Biometric information is the measurement of physical and behavioural characteristics, such as facial features and voice patterns, that enable machines to verify identities. This may be a digitized profile of your voice (voiceprint) that allows us to verify your identity when you call us.
Notify a banking centre or office where your account is held immediately, talk to your CIBC representative or, if you’re a CIBC banking client, call us at 1-800-465-2422 Opens your phone app. if:
Your CIBC debit or credit card is lost, stolen or retained by a bank machine.
You believe someone has obtained your card number, Personal Identification Number (PIN), password or answers to your online personal verification questions.
You believe your personal or financial information has been compromised.
You believe you have been the victim of identity theft, or that someone is using or accessing your personal information without authorization. For additional details on identity theft, visit Identity Fraud and Theft.
Your PIN and OTVC for online and telephone banking are the keys to your accounts. You are the only person who should know them.
Never disclose your current PIN, passwords or OTVC to anyone, or you could be liable for losses. You should make it difficult for others to guess your password by using a combination of letters and numbers in your password. For more information, visit CIBC Online Banking Safety Tips. No CIBC employee or agent will ever ask you verbally or electronically for this information. However, when using telephone banking, we may ask additional questions to identify you. When you conduct transactions at a bank machine or at a point of sale, use your hand or body to shield the keypad or contactless payment from onlookers.
Promptly check your paper or online statements to verify all transactions have been properly recorded. If entries do not accurately reflect your transaction activities, like if there are missing or additional transactions, notify a banking centre or office where your account is held, talk to your CIBC representative or, if you’re a CIBC banking client, call us at 1-800-465-2422 Opens your phone app..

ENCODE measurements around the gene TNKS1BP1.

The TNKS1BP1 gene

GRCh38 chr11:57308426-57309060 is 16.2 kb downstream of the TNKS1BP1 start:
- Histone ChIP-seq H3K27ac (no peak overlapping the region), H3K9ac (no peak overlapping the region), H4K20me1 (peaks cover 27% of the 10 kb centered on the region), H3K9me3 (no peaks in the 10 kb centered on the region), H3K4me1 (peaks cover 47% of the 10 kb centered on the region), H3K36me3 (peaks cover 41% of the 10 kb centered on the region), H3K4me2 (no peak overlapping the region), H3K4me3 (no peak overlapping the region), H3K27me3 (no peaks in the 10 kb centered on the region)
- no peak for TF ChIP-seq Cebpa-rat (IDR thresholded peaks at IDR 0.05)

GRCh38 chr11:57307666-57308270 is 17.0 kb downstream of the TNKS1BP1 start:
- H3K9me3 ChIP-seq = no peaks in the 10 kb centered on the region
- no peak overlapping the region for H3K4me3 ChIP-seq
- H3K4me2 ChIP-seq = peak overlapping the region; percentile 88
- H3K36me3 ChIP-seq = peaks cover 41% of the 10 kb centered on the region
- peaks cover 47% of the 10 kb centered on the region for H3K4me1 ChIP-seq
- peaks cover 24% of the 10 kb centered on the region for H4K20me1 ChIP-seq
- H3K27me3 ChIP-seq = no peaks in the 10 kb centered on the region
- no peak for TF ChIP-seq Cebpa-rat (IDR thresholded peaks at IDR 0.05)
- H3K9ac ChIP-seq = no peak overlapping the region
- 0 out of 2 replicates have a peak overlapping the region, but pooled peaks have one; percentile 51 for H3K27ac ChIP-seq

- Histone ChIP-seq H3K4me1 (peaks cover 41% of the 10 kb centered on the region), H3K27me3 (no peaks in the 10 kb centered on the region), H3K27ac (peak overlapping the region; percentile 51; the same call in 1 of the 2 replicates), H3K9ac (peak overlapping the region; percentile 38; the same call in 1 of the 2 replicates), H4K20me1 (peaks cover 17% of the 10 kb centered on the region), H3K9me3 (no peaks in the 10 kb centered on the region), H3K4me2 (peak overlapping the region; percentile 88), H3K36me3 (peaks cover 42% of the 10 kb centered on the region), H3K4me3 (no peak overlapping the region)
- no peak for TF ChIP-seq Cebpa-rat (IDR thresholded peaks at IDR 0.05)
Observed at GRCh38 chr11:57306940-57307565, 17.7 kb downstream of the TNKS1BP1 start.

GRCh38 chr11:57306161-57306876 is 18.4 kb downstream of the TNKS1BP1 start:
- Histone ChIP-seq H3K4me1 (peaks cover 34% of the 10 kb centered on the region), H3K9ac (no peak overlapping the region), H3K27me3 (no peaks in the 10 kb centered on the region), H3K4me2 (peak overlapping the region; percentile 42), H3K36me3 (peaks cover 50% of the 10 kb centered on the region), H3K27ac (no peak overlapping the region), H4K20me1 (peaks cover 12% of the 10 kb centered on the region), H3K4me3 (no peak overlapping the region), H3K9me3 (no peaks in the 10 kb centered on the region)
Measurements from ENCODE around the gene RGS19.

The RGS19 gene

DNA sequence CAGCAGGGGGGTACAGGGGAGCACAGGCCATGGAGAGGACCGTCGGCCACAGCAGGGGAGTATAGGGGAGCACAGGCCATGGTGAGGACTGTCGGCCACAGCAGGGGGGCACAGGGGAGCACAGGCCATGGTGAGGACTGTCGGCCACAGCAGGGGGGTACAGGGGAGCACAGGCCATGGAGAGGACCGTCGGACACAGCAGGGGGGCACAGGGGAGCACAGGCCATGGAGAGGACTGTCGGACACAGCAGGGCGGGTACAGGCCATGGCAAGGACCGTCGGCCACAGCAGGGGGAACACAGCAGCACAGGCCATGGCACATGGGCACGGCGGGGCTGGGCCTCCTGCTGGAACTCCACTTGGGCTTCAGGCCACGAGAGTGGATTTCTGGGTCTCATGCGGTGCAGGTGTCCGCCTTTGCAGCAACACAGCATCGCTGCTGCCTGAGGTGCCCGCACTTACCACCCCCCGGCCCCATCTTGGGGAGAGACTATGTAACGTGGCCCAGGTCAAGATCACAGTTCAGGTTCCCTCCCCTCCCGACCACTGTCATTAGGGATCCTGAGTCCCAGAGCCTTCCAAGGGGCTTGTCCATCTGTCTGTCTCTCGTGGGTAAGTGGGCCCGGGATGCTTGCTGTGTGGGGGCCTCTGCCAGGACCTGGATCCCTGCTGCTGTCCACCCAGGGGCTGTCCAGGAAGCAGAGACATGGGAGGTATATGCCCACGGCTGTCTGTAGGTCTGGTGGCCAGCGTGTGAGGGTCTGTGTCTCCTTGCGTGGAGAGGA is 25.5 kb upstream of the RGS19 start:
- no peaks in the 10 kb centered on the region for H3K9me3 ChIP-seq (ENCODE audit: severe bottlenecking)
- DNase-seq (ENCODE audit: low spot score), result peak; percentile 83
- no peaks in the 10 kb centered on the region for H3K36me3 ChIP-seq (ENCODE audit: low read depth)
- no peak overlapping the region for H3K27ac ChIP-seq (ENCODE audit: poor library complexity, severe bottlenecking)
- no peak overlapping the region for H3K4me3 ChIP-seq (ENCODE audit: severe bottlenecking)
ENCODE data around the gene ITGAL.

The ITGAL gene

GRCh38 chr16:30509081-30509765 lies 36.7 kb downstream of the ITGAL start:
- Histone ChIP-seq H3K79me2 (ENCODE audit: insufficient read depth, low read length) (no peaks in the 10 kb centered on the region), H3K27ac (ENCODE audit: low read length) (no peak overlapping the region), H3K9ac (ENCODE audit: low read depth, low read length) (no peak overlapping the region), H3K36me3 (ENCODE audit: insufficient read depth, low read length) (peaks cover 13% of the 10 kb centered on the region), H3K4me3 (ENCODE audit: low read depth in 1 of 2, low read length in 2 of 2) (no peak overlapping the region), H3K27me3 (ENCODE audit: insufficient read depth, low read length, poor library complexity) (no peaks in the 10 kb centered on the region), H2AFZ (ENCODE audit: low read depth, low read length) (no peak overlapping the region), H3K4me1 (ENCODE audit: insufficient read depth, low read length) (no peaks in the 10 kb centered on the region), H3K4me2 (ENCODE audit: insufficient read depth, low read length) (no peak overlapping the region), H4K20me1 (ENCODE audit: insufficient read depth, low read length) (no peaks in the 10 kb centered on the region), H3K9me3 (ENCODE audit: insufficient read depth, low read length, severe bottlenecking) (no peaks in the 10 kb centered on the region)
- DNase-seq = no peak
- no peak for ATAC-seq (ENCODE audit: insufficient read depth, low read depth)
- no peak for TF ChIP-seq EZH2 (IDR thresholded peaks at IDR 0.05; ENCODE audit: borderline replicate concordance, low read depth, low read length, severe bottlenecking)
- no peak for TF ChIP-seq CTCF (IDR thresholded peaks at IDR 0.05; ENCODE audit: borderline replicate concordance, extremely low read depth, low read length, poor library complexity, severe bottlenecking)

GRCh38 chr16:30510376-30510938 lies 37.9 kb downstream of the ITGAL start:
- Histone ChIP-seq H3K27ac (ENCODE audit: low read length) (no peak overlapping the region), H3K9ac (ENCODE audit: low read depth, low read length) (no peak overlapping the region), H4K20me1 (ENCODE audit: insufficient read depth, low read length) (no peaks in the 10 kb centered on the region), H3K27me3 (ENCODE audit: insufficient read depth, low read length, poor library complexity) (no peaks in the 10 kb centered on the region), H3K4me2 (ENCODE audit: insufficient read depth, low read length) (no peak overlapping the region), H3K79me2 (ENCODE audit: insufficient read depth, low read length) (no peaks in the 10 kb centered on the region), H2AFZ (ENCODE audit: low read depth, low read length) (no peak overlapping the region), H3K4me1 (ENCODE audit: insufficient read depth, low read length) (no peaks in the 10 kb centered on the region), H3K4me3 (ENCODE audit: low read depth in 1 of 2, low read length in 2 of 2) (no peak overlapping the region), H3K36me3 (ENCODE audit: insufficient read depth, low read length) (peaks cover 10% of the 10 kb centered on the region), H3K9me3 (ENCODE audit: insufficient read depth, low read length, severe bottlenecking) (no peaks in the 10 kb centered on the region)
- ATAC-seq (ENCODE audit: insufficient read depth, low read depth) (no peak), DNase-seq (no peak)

Making sure that CIBC has your most up-to-date address or contact information will help protect your personal information from being misdirected. You can update your contact information, and change your address, password or more in your profile from the “Customer Services” link in the menu in CIBC Online Banking® or through the settings icon in “My Profile” in CIBC Mobile Banking®. For details on how to update your personal information, visit How to Manage Your Accounts.
To protect your privacy online, you should clear your browser's cache after each session, and use a firewall and up-to-date software to protect your computer from viruses and spyware. For more helpful tips, visit Privacy and SecurityOpens in a new window.. As online privacy measures continue to evolve, we provide answers to common questions about online security software, phishing and online fraud and website activity, including cookies, and other steps you can take to protect yourself online.
CIBC is eager to work with you to protect you from the risk of identity theft and fraud. We have provided a helpful guide that is frequently updated to assist and help you learn how to protect yourself. For more details, visit Identity Fraud and Theft.